Monsoon flooding is a part of everyday life in Bangladesh [Getty Images]
The devastating landslides in Bangladesh, which have killed almost 70 people, are the result of days of torrential rain.
There are reports of up to 400mm of rain falling in just 12 hours at Chittagong – a remarkable total for a region well used to heavy rain.
The rain is linked to the South Asia summer monsoon but the eastern branch of the monsoon has a very distinct character if its own.
Rainfall around the northern Bay of Bengal and Ganges Delta starts to increase as early as May when inflowing warm, humid air is overrun by cold, dry air aloft. This makes for an unstable mix and squally showers result from these ‘westerly disturbances’.
Thunderstorms may also develop in the region when there is a trough of low pressure in the upper atmosphere.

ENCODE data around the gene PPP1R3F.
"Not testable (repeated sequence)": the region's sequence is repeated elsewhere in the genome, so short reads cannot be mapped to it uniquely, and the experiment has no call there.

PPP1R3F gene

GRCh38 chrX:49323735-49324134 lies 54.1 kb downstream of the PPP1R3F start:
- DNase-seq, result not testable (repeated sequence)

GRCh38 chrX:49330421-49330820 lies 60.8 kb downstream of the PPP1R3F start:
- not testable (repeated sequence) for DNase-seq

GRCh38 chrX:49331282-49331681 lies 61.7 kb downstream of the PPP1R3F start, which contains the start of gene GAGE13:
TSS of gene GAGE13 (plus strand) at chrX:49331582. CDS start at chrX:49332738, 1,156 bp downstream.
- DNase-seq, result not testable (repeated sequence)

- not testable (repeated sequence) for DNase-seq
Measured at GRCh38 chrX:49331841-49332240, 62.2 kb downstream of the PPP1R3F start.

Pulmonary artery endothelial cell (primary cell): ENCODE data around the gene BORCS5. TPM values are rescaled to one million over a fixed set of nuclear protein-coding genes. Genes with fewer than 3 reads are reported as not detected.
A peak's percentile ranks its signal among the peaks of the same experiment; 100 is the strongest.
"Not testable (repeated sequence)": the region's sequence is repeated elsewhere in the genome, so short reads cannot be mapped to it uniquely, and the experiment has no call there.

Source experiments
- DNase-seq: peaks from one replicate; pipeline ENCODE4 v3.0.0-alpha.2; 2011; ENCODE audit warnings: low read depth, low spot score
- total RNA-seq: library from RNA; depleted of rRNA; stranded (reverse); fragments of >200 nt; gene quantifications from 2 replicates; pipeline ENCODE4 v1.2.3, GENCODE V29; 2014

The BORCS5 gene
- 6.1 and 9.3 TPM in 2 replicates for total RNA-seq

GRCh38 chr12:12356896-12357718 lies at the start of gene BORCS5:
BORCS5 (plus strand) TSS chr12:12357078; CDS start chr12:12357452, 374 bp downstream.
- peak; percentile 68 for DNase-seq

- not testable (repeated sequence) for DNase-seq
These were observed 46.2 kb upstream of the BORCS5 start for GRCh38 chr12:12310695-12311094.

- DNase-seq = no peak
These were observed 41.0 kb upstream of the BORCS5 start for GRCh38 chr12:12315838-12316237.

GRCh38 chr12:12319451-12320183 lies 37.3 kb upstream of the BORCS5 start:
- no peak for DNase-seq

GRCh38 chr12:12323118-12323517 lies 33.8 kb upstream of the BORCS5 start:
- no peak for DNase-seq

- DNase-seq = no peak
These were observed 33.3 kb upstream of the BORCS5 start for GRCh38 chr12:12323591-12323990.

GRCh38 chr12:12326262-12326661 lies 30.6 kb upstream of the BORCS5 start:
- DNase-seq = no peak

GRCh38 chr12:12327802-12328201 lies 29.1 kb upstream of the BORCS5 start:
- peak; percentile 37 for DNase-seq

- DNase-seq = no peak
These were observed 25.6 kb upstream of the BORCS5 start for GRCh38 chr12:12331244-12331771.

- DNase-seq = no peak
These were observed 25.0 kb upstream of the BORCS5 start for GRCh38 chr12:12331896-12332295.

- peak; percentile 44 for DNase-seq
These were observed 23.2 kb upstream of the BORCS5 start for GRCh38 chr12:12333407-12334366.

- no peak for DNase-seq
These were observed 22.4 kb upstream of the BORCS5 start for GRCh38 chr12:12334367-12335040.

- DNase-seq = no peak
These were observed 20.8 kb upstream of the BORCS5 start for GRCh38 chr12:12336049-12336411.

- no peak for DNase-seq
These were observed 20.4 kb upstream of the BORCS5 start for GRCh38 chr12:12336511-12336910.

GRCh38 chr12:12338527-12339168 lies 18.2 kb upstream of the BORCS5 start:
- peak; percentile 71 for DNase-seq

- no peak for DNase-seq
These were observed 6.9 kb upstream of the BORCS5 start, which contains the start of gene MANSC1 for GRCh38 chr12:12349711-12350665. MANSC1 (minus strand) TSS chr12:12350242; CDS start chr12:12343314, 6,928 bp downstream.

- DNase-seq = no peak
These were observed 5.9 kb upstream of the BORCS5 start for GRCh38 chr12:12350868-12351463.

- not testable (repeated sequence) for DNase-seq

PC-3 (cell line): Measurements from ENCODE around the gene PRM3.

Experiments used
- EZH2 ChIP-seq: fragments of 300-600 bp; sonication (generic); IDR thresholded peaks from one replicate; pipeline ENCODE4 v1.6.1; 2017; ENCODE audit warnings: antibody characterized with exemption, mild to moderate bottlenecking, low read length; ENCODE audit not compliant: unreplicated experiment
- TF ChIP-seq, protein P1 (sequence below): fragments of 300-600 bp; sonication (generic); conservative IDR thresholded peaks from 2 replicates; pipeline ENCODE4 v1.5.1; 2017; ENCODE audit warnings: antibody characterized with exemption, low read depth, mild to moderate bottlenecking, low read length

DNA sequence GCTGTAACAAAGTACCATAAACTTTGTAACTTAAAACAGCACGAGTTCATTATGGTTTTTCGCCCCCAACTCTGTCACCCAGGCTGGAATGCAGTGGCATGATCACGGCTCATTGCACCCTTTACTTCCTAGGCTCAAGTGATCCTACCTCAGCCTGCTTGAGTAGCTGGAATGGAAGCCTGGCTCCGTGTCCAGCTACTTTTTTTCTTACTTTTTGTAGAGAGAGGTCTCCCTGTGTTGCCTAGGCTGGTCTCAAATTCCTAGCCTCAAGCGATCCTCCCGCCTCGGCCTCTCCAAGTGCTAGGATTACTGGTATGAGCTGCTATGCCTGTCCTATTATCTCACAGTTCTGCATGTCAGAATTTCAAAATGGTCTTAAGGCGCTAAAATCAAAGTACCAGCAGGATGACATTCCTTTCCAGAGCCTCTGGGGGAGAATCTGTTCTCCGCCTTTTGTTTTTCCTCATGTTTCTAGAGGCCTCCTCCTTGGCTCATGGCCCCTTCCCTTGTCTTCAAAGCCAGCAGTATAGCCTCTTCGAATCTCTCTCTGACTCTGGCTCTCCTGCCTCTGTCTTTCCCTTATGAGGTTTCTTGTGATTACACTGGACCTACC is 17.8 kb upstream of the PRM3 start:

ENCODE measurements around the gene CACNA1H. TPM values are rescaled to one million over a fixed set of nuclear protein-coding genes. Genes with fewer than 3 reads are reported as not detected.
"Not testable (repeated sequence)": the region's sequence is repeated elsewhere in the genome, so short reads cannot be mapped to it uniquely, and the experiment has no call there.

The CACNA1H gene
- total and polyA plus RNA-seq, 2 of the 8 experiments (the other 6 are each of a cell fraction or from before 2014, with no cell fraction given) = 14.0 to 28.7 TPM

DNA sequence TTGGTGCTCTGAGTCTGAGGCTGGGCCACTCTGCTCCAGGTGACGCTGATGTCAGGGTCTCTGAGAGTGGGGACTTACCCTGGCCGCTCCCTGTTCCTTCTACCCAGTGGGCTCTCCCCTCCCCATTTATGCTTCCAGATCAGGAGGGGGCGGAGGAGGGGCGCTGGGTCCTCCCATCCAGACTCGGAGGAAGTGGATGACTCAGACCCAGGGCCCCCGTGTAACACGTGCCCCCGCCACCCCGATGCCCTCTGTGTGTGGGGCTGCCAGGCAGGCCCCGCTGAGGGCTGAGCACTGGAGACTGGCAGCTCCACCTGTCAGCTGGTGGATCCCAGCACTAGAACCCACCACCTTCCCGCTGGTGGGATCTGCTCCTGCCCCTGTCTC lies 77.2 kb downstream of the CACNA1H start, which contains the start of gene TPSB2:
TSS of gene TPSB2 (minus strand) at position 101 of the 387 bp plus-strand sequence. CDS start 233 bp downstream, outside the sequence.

The main thrust of summer rain derives from ‘monsoon depressions’.
These storms, which may affect thousands of square kilometres, form in the northern portion of the Bay of Bengal before tracking west or northwest across India, steered by the easterly winds, high in the atmosphere.
These can form as early as June – as we have seen this week – but rainfall usually peaks in July and August. These features generally occur about twice a month, again when an upper atmospheric trough is present.
Monsoon depressions can often be 1000 kilometres across with a typical lifetime of two to five days. Rainfall totals are usually in the range of 120 to 200mm.
The monsoon rains, which are vital to agriculture across the subcontinent, have been behind schedule across much of central and northern India and western Bangladesh, so far this summer.
But the flood hit eastern areas of Bangladesh and eastern states of India are reeling from this early-season deluge.